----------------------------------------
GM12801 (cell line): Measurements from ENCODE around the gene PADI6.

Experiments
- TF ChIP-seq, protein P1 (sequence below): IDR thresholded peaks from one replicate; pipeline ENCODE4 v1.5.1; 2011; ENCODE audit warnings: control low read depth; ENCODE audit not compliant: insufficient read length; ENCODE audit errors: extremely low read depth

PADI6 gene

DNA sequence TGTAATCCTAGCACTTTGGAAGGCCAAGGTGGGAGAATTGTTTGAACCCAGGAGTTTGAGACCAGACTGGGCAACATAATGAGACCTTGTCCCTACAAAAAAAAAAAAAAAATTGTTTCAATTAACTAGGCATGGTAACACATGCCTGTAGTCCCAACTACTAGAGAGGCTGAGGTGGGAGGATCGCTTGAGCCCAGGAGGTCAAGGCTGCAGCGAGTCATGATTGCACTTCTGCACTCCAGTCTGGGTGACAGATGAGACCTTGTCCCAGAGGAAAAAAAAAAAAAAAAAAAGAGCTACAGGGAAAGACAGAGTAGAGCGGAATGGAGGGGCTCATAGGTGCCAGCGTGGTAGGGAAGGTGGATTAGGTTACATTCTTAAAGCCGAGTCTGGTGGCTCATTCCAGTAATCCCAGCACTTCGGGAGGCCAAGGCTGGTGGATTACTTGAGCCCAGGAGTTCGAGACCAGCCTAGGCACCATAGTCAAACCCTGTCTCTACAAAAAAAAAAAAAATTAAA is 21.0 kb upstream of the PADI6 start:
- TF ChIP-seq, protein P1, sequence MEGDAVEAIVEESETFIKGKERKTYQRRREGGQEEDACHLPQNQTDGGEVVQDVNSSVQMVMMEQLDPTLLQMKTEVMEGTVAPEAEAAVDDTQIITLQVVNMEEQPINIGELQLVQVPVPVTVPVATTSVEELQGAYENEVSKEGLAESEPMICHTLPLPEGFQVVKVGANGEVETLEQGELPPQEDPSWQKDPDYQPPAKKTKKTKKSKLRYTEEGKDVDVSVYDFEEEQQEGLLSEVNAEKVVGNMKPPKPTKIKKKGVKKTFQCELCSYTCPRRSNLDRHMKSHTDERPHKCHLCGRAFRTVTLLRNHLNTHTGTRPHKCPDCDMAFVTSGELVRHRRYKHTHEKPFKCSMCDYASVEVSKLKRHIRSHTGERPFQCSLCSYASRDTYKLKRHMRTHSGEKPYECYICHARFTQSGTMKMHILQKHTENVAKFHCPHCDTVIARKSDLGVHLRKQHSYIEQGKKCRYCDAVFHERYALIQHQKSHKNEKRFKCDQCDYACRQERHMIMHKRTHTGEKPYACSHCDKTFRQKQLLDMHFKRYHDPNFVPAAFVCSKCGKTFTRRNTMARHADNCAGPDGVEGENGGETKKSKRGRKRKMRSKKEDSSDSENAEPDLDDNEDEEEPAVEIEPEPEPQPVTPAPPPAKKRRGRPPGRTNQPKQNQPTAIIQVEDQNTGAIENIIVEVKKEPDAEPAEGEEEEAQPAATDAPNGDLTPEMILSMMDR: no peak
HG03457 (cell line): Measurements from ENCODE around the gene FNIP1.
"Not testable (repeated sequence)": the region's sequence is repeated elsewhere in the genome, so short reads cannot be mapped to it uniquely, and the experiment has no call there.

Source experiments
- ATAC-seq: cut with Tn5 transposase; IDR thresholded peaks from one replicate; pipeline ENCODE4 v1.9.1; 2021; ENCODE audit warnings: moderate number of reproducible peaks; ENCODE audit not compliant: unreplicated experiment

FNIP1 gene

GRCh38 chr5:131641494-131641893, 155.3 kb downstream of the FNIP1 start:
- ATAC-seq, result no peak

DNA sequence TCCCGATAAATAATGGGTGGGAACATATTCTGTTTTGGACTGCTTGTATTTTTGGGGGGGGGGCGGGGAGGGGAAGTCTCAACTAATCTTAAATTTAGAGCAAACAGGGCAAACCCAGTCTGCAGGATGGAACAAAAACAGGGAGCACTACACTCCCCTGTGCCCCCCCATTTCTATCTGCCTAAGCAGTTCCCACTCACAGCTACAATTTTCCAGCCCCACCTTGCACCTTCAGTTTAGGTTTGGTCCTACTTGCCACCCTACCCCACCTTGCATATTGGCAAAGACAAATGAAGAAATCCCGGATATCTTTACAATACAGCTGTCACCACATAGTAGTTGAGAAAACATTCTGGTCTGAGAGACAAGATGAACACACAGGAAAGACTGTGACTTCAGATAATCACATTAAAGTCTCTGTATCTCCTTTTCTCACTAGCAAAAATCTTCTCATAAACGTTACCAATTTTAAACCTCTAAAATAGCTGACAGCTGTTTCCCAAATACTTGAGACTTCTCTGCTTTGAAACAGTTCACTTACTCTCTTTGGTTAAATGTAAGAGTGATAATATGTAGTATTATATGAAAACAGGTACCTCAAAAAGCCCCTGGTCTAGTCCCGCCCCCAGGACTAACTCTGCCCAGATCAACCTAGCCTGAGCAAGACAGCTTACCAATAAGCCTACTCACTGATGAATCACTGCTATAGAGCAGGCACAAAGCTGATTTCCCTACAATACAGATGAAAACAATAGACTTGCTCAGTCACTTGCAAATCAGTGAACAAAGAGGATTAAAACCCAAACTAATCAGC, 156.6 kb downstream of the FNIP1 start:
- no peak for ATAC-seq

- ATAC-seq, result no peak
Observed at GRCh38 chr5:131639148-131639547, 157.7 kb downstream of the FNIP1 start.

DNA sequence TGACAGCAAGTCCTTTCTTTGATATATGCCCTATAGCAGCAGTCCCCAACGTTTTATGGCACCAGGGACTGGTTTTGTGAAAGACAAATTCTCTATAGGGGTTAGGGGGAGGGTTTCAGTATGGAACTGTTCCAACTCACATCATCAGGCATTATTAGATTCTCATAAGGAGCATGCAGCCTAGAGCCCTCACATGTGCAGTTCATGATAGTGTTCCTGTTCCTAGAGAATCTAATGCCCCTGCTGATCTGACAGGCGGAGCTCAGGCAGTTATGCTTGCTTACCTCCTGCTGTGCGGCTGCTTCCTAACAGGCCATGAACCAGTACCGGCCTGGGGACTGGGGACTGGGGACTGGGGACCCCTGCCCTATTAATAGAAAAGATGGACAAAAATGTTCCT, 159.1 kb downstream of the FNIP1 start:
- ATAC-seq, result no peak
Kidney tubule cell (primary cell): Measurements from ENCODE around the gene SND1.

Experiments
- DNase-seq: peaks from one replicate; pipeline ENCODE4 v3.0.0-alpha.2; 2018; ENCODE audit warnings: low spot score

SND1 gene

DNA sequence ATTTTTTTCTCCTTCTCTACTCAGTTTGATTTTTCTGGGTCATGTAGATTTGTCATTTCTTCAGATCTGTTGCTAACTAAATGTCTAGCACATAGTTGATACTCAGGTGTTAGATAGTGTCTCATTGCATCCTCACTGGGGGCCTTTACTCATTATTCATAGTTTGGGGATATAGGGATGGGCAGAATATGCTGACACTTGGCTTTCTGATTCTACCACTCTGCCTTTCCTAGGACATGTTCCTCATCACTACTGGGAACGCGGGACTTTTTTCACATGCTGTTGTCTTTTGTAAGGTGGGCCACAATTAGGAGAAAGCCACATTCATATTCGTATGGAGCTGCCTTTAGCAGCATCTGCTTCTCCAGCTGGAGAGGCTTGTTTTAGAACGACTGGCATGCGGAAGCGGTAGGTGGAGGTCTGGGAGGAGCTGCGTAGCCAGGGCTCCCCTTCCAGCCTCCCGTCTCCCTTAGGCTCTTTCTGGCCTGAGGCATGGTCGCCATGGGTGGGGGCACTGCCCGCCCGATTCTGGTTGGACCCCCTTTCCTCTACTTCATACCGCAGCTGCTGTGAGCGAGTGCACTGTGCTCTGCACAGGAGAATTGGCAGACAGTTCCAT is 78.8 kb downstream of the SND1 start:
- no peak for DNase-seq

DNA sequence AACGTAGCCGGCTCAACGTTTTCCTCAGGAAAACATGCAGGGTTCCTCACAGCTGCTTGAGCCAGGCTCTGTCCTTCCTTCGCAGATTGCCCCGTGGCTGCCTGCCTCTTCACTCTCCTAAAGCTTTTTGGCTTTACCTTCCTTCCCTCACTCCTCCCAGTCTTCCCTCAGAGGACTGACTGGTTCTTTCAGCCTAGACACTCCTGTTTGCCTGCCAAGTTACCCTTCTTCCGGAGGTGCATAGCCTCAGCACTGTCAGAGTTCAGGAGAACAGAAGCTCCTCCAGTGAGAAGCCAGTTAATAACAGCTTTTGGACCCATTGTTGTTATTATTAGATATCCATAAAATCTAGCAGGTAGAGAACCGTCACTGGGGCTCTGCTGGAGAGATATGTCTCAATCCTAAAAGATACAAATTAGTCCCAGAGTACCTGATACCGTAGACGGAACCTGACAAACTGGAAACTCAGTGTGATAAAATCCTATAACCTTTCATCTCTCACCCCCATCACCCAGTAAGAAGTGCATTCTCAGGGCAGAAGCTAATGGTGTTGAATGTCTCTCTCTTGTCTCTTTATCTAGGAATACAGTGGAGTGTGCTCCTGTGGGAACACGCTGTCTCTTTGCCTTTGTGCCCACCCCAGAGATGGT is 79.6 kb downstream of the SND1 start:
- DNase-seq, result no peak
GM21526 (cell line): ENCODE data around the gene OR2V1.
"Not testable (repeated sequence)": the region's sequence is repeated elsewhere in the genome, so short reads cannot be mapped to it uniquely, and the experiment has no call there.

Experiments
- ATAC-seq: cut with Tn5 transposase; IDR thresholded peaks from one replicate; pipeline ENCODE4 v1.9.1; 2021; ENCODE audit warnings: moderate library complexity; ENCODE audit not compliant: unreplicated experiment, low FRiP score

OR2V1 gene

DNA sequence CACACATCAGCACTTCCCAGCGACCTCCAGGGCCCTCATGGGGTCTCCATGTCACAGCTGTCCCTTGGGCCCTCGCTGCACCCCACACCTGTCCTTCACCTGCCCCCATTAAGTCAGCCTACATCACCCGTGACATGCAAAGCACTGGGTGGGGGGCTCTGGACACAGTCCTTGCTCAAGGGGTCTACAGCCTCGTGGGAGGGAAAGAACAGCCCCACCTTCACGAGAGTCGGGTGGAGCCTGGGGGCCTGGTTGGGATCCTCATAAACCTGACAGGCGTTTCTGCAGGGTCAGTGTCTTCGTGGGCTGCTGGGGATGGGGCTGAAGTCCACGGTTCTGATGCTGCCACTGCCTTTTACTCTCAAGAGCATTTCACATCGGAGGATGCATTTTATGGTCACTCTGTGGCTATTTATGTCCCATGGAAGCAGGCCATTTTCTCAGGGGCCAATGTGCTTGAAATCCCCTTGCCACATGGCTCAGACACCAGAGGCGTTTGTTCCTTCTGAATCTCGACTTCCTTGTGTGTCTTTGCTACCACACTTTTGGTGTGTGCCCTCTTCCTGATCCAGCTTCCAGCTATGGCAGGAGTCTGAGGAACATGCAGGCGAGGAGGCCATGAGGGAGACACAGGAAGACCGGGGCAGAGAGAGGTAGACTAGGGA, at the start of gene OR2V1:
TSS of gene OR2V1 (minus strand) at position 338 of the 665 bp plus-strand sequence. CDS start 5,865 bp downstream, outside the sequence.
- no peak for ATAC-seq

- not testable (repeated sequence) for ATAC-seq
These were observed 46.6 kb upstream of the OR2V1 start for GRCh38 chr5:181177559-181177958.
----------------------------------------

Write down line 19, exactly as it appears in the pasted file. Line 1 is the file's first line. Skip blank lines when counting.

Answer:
- ATAC-seq, result no peak